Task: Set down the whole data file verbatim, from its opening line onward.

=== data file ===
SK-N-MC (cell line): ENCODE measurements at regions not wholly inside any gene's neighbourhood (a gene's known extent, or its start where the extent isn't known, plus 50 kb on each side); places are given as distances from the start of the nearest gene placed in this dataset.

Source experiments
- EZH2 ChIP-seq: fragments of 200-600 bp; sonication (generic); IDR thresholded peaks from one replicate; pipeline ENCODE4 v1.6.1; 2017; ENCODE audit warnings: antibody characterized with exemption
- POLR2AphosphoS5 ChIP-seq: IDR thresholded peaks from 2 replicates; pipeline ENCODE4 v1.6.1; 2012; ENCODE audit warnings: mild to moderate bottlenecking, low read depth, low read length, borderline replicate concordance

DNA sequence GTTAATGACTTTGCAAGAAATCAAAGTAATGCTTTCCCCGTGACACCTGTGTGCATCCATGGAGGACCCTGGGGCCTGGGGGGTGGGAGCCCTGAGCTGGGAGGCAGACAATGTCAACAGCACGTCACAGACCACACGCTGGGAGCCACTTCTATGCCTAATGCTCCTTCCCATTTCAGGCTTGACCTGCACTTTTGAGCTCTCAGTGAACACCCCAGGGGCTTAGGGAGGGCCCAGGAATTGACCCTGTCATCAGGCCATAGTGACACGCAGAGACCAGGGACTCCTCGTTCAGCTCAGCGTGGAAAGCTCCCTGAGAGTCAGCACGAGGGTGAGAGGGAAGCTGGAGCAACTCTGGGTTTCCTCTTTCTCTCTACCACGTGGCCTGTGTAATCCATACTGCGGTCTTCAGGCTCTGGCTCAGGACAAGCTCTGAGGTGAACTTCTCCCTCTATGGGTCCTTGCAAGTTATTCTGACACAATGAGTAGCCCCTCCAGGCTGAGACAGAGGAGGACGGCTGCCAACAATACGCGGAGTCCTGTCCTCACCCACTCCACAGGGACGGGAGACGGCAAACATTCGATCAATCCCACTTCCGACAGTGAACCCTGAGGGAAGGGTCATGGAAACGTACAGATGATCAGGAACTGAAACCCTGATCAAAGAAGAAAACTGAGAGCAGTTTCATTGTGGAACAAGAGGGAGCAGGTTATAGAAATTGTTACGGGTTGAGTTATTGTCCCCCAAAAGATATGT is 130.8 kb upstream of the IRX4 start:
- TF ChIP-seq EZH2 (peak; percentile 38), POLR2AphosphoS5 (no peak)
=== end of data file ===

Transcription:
SK-N-MC (cell line): ENCODE measurements at regions not wholly inside any gene's neighbourhood (a gene's known extent, or its start where the extent isn't known, plus 50 kb on each side); places are given as distances from the start of the nearest gene placed in this dataset.

Source experiments
- EZH2 ChIP-seq: fragments of 200-600 bp; sonication (generic); IDR thresholded peaks from one replicate; pipeline ENCODE4 v1.6.1; 2017; ENCODE audit warnings: antibody characterized with exemption
- POLR2AphosphoS5 ChIP-seq: IDR thresholded peaks from 2 replicates; pipeline ENCODE4 v1.6.1; 2012; ENCODE audit warnings: mild to moderate bottlenecking, low read depth, low read length, borderline replicate concordance

DNA sequence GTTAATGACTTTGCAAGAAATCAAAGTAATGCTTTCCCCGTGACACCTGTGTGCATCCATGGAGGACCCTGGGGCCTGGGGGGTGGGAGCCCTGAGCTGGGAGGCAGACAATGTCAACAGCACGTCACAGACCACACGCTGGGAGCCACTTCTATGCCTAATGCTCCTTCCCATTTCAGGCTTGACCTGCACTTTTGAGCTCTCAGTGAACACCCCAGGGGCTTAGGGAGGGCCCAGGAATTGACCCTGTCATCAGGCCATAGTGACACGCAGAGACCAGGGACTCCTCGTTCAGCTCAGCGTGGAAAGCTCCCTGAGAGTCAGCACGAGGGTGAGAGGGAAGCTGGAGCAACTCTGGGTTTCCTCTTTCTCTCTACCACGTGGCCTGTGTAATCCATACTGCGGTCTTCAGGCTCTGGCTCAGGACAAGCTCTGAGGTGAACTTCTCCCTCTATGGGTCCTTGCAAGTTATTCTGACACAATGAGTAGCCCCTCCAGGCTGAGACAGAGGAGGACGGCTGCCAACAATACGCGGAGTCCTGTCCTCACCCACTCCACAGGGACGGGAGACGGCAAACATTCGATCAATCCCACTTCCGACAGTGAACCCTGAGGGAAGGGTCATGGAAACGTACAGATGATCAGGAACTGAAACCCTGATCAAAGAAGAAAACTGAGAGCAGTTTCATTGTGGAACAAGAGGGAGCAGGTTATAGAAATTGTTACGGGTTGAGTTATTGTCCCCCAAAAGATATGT is 130.8 kb upstream of the IRX4 start:
- TF ChIP-seq EZH2 (peak; percentile 38), POLR2AphosphoS5 (no peak)